7. Mu Ramen
Long Island City, NY 11101
As the popularity of Ichiran, a Japanese import where ordering requires zero human interaction, proves, ramen is sometimes a dish best slurped alone. Mu Ramen, opened by Joshua and Heidy Smookler in 2014, doles out premium bowls with toppings like dry-aged ribeye. Stocks made with Kurabuta pork and duck make for worthy twists on the usual tonkotsu, shoyu, and spicy miso options.
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Elmhurst is packed with regional Thai restaurants, from Hug Esan — which serves crisp-skinned grilled chicken daily until they run out — to Raan Kway Teo — which specializes in boat noodles in a spiced broth rich with pig’s blood. One of the best is Lamoon, where chef Arada Moonroj has been serving the Northern Thai dishes she grew up with in the city of Lampang since 2018. Kang hung ley, a Burmese-inflected curry with tender pork belly, and nam prik ong, a fiery dip of ground pork, fermented shrimp paste, and chiles served with garnishes for dunking, are particular standouts.
9. Gramercy Tavern
Flying solo is no reason to miss out on a fancy evening at a New York institution, especially a Danny Meyer classic dating back to 1994. Tasting menus in the Dining Room tend to be steep, but the Tavern’s a la carte options are a more manageable splurge. Order a round of roasted oysters or a brick-pressed chicken with Fresno pepper sauce and feel like a million bucks.
10. Nami Nori
Three Masa veterans are behind this temaki-focused West Village spot, which opened in 2019 to rave reviews. While an omakase experience at their previous employer’s restaurant costs a cool $595, handrolls here start at just $6 and spotlight top-notch seafood. At $28, the chef’s set of five is one of the best sushi deals in the city, though premium rolls with uni or tempura lobster can quickly drive up the price.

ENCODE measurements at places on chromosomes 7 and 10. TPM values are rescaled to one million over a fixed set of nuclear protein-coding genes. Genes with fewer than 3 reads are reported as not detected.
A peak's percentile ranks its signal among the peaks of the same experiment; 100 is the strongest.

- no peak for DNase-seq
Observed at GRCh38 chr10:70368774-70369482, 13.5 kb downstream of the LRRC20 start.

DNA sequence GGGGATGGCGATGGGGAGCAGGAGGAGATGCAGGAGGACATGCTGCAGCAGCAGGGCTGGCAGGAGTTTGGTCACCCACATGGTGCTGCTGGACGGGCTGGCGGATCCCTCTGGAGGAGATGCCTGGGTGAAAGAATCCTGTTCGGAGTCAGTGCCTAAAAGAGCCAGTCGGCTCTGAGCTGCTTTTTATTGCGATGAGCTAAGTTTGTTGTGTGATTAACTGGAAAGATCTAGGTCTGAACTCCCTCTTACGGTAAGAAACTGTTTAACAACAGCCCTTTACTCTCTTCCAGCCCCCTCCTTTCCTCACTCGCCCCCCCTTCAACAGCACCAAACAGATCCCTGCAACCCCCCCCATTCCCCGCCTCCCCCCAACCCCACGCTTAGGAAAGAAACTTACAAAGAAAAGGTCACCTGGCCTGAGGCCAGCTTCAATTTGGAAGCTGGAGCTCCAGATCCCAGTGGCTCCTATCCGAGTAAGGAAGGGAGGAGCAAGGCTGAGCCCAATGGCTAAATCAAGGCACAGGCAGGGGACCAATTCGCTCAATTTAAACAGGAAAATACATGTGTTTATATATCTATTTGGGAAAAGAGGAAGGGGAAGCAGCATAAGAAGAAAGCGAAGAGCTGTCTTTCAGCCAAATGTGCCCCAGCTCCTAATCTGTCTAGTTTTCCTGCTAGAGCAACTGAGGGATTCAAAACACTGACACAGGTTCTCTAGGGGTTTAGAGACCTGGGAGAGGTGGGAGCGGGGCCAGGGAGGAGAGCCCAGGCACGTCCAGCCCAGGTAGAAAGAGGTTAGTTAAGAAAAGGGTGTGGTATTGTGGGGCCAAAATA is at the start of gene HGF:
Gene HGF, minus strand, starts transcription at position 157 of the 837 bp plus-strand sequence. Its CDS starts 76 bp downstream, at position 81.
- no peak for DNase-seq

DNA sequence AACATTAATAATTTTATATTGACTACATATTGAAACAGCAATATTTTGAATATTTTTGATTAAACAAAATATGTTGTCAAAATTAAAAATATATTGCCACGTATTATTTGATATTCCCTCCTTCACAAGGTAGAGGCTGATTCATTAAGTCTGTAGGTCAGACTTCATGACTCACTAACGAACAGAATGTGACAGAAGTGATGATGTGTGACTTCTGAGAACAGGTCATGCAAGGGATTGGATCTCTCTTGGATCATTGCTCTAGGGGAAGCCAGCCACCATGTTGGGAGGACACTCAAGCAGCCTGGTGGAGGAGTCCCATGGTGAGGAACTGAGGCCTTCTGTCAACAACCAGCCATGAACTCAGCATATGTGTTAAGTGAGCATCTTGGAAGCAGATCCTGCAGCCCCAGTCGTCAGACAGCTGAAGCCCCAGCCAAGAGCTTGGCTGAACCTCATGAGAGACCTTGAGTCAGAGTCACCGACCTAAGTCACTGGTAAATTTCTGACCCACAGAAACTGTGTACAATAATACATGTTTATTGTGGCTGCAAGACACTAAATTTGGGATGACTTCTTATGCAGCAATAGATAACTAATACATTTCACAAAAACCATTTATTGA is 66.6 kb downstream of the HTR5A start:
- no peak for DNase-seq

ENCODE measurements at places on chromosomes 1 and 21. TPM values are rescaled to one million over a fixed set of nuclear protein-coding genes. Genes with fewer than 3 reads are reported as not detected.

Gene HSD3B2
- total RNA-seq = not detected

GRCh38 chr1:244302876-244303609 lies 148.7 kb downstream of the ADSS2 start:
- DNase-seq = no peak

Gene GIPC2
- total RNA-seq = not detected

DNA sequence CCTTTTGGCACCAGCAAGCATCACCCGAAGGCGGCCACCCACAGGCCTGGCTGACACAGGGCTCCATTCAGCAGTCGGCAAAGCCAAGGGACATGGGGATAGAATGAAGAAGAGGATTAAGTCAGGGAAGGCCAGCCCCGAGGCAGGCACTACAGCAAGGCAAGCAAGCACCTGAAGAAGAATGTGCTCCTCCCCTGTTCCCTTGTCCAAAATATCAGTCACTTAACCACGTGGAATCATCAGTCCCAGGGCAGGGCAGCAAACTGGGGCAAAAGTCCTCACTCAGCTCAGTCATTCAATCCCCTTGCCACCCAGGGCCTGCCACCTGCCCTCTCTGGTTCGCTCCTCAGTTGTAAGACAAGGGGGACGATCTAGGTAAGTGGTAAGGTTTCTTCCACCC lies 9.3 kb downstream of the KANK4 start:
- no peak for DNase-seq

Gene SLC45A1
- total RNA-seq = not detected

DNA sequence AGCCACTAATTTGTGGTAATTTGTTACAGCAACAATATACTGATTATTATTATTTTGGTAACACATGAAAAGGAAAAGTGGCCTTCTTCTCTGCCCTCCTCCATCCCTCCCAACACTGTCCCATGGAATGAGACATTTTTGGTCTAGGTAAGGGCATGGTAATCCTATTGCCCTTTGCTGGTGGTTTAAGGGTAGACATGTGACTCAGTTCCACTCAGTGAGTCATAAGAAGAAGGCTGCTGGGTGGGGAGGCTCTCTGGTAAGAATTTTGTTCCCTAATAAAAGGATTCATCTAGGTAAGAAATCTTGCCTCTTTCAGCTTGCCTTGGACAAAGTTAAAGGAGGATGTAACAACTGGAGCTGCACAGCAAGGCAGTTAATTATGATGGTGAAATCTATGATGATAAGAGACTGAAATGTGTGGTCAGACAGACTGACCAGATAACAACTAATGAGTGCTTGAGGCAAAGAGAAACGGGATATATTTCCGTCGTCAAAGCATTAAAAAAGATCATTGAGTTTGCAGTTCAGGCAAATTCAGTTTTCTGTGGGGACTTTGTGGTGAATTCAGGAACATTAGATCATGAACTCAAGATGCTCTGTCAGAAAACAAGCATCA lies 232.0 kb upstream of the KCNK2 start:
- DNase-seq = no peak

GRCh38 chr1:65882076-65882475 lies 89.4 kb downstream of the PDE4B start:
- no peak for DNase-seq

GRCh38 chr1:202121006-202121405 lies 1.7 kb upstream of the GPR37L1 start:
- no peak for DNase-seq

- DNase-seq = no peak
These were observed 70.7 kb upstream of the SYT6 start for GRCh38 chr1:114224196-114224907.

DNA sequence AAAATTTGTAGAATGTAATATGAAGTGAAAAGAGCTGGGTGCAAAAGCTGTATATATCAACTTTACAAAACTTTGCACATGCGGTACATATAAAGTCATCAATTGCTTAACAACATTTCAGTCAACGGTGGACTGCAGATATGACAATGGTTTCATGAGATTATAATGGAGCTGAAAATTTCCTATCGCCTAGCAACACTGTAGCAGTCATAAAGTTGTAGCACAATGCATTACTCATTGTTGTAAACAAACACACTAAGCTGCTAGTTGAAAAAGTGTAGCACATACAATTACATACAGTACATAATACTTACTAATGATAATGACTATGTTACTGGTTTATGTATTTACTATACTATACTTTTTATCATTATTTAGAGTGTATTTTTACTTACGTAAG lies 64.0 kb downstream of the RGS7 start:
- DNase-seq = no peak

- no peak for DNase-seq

11. Superiority Burger
In 2015, long before Impossible Burgers began to proliferate, Del Posto alum and punk rock drummer Brooks Headley opened this ambitious veggie burger counter-service spot. Just about everything at Superiority Burger is made on the premises, many items are vegan, and nothing costs more than $10. For a satisfying, sustainable bite on the go, it doesn’t get much better than the classic Superiority Burger topped with Muenster cheese, pickles, tomato, and iceberg lettuce. The space is so small, that a solo diner will have an easier time than anyone else.
12. Chez Ma Tante
Brooklyn, NY 11222
Made with crunchy romaine and Treviso showered with shaved Parmesan and anchovy-buttered bread crumbs, the Caesar salad at this Greenpoint French-Canadian bistro is what every other Caesar salad wants to be. The same could be said of the steak tartare, house-made charcuterie, pancakes, and just about everything else on the menu. Chez Ma Tante has gotten increasingly popular since opening in 2018, but wait staff will still make solitary diners feel welcome through a leisurely dinner. In the winter months, the inside is a cozy, Quebecois-inspired haven, while the sidewalk tables under fairy lights are just right in summer.
13. Sushi on Jones
New York, NY 10012
Omakase dinners free from deep-pocketed sushi bros and under $100 are becoming a rarity these days. That’s why the timed 30-minute menu at Sushi on Jones is so refreshing. Owner Derek Feldman opened the small al fresco space in the Bowery Market food court in 2016 and has since expanded to a second branch in the West Village. At all locations, diners can dig into 12 pieces of high-quality seafood or Wagyu beef nigiri for $58.
14. Ho Foods